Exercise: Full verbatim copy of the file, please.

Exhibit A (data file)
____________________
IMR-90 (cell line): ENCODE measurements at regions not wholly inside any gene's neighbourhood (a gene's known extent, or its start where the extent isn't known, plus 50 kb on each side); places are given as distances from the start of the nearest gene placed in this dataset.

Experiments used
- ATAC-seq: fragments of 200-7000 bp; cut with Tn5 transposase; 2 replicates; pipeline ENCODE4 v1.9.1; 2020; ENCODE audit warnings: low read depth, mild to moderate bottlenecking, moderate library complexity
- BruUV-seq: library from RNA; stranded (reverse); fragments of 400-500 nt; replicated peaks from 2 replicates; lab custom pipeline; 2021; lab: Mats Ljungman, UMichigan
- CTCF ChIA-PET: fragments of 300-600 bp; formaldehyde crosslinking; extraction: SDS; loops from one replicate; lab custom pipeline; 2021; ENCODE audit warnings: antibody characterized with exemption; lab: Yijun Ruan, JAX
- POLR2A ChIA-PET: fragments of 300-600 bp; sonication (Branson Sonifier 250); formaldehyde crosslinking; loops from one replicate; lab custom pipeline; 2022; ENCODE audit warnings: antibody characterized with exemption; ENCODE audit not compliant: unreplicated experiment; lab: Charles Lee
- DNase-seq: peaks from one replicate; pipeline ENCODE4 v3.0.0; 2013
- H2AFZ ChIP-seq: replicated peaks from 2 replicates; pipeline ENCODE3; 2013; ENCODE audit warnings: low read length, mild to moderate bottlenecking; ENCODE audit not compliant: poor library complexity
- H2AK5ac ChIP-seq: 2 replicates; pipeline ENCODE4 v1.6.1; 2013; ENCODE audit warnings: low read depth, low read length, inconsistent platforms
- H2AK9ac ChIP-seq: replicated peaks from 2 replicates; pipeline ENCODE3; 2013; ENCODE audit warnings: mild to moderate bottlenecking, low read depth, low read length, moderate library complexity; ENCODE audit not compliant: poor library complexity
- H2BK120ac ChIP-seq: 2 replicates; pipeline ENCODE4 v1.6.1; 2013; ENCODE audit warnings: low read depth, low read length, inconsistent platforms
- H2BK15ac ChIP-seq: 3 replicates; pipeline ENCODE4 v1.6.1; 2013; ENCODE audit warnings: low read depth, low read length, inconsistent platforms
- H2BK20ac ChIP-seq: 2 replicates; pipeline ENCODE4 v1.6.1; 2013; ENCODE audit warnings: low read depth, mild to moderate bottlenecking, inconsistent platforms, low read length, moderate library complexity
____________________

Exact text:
IMR-90 (cell line): ENCODE measurements at regions not wholly inside any gene's neighbourhood (a gene's known extent, or its start where the extent isn't known, plus 50 kb on each side); places are given as distances from the start of the nearest gene placed in this dataset.

Experiments used
- ATAC-seq: fragments of 200-7000 bp; cut with Tn5 transposase; 2 replicates; pipeline ENCODE4 v1.9.1; 2020; ENCODE audit warnings: low read depth, mild to moderate bottlenecking, moderate library complexity
- BruUV-seq: library from RNA; stranded (reverse); fragments of 400-500 nt; replicated peaks from 2 replicates; lab custom pipeline; 2021; lab: Mats Ljungman, UMichigan
- CTCF ChIA-PET: fragments of 300-600 bp; formaldehyde crosslinking; extraction: SDS; loops from one replicate; lab custom pipeline; 2021; ENCODE audit warnings: antibody characterized with exemption; lab: Yijun Ruan, JAX
- POLR2A ChIA-PET: fragments of 300-600 bp; sonication (Branson Sonifier 250); formaldehyde crosslinking; loops from one replicate; lab custom pipeline; 2022; ENCODE audit warnings: antibody characterized with exemption; ENCODE audit not compliant: unreplicated experiment; lab: Charles Lee
- DNase-seq: peaks from one replicate; pipeline ENCODE4 v3.0.0; 2013
- H2AFZ ChIP-seq: replicated peaks from 2 replicates; pipeline ENCODE3; 2013; ENCODE audit warnings: low read length, mild to moderate bottlenecking; ENCODE audit not compliant: poor library complexity
- H2AK5ac ChIP-seq: 2 replicates; pipeline ENCODE4 v1.6.1; 2013; ENCODE audit warnings: low read depth, low read length, inconsistent platforms
- H2AK9ac ChIP-seq: replicated peaks from 2 replicates; pipeline ENCODE3; 2013; ENCODE audit warnings: mild to moderate bottlenecking, low read depth, low read length, moderate library complexity; ENCODE audit not compliant: poor library complexity
- H2BK120ac ChIP-seq: 2 replicates; pipeline ENCODE4 v1.6.1; 2013; ENCODE audit warnings: low read depth, low read length, inconsistent platforms
- H2BK15ac ChIP-seq: 3 replicates; pipeline ENCODE4 v1.6.1; 2013; ENCODE audit warnings: low read depth, low read length, inconsistent platforms
- H2BK20ac ChIP-seq: 2 replicates; pipeline ENCODE4 v1.6.1; 2013; ENCODE audit warnings: low read depth, mild to moderate bottlenecking, inconsistent platforms, low read length, moderate library complexity